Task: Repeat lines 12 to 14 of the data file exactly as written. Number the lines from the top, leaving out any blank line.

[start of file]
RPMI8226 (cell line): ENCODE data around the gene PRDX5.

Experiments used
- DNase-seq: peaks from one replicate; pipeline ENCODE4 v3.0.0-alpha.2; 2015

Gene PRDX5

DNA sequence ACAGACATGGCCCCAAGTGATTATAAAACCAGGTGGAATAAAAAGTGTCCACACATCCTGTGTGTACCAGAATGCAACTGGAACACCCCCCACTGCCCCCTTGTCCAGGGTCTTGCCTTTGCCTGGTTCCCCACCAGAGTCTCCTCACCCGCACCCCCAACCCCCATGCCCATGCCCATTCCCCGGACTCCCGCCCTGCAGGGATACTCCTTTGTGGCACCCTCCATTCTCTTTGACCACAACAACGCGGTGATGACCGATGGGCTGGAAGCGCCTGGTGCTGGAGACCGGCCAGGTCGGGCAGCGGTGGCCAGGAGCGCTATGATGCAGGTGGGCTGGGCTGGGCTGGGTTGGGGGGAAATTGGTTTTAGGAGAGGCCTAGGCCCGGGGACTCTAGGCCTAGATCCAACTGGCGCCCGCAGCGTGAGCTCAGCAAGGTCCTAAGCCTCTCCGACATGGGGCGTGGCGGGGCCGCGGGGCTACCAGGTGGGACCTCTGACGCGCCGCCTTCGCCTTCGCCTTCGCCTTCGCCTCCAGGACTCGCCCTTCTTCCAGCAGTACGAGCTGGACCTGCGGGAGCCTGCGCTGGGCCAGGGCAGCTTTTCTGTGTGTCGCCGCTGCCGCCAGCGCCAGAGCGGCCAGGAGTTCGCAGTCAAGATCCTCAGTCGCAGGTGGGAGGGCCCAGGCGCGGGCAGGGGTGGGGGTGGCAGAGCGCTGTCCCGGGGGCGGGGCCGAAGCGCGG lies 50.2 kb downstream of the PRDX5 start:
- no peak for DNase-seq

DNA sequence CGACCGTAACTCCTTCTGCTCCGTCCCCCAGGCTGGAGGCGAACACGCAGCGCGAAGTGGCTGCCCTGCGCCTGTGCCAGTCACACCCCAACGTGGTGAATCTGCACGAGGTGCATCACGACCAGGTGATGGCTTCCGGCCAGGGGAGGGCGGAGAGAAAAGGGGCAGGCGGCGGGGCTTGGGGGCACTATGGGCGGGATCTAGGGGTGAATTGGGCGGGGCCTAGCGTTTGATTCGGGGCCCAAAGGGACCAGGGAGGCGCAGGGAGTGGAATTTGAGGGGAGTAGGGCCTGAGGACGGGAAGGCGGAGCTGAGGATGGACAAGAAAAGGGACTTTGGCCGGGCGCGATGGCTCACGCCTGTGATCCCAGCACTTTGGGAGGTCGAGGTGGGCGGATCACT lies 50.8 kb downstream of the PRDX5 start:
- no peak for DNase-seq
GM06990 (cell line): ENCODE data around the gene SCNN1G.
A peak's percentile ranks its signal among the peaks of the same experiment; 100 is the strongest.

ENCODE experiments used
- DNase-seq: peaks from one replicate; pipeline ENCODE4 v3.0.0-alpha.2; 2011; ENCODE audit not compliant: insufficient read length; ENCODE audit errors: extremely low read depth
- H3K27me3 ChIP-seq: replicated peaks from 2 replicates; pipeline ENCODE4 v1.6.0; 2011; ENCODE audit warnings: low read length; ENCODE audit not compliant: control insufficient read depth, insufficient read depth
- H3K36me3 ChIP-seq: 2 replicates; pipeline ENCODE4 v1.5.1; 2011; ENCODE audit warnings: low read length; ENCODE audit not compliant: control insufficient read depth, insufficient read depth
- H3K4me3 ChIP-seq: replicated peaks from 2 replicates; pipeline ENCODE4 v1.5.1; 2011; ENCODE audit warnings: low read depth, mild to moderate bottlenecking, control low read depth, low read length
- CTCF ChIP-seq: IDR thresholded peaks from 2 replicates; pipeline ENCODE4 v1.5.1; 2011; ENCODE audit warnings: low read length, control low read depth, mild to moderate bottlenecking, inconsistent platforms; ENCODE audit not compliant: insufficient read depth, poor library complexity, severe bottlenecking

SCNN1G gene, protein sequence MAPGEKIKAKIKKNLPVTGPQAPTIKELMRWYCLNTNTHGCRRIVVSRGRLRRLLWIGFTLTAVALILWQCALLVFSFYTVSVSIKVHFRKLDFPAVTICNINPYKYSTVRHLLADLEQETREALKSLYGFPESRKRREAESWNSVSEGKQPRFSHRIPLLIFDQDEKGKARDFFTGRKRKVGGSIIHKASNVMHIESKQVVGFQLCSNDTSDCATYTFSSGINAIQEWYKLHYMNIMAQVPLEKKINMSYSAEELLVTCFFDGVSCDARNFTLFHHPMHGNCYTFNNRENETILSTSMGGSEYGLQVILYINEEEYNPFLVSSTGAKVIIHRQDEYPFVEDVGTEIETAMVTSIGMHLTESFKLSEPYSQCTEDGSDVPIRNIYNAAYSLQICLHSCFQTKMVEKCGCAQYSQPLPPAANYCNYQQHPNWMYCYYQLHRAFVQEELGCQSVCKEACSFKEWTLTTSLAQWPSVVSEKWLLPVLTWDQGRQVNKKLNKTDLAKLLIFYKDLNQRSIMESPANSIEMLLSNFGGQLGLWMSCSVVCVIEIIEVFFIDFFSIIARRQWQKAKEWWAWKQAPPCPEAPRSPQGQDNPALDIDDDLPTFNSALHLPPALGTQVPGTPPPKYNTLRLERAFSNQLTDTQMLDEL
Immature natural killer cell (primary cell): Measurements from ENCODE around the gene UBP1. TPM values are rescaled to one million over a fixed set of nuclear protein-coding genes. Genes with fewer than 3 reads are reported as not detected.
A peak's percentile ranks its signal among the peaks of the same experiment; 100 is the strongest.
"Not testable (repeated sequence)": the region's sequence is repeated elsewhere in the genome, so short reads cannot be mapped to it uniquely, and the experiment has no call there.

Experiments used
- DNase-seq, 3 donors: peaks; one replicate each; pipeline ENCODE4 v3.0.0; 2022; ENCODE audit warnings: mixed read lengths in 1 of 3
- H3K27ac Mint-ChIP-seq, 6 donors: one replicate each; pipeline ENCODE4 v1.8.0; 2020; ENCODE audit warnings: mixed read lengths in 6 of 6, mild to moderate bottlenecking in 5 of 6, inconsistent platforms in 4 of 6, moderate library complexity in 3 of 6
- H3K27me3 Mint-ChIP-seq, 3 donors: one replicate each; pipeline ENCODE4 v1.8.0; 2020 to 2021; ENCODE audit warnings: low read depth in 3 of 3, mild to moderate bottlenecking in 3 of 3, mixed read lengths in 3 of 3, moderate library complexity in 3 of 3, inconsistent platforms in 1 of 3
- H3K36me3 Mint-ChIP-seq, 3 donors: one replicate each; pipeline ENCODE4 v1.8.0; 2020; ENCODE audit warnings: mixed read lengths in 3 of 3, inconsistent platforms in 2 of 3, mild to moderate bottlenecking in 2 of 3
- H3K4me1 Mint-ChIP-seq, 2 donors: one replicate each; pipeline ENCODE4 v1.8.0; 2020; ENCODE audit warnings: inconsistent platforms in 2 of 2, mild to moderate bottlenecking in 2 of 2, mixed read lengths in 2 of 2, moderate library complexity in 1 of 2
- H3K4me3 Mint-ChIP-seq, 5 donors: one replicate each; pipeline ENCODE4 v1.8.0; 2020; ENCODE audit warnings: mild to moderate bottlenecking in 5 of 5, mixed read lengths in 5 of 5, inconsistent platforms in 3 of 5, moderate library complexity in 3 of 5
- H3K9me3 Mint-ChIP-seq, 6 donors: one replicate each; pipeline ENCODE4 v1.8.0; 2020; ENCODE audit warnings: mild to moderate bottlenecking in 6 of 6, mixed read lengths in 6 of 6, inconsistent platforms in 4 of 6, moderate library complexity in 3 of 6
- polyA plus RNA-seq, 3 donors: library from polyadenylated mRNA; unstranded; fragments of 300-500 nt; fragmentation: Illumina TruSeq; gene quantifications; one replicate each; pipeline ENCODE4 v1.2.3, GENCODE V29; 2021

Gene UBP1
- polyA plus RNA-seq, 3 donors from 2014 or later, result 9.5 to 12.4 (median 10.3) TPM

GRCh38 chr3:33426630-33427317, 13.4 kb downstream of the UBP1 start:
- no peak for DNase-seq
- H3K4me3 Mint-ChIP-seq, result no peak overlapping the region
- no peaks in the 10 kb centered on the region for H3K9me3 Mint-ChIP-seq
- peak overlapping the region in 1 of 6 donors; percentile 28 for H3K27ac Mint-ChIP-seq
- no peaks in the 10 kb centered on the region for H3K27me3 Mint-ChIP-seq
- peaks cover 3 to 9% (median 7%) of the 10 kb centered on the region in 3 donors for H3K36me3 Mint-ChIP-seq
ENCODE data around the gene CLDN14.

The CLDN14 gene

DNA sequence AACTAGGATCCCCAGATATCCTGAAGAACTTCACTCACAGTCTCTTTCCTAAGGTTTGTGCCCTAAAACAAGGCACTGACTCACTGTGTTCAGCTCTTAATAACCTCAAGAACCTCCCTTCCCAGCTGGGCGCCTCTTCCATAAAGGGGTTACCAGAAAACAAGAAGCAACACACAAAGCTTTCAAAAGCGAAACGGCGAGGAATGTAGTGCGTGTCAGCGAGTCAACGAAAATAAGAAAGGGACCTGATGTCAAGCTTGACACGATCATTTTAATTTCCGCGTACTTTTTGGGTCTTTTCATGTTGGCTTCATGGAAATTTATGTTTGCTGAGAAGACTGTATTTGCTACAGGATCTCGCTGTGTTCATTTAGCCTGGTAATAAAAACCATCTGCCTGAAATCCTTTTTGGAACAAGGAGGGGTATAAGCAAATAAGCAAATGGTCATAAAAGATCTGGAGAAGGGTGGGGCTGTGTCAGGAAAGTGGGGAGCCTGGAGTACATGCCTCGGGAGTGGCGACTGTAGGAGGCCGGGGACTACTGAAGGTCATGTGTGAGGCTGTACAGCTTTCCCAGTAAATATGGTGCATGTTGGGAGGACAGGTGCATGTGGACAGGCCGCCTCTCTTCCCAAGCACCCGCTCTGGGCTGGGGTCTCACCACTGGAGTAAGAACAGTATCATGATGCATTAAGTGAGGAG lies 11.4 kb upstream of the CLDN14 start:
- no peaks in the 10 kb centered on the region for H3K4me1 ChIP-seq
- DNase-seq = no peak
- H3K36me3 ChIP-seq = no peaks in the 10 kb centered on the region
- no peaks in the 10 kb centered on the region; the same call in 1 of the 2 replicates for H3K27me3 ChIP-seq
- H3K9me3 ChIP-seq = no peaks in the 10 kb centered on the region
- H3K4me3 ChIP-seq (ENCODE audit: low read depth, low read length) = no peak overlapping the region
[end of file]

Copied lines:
- DNase-seq: peaks from one replicate; pipeline ENCODE4 v3.0.0-alpha.2; 2011; ENCODE audit not compliant: insufficient read length; ENCODE audit errors: extremely low read depth
- H3K27me3 ChIP-seq: replicated peaks from 2 replicates; pipeline ENCODE4 v1.6.0; 2011; ENCODE audit warnings: low read length; ENCODE audit not compliant: control insufficient read depth, insufficient read depth
- H3K36me3 ChIP-seq: 2 replicates; pipeline ENCODE4 v1.5.1; 2011; ENCODE audit warnings: low read length; ENCODE audit not compliant: control insufficient read depth, insufficient read depth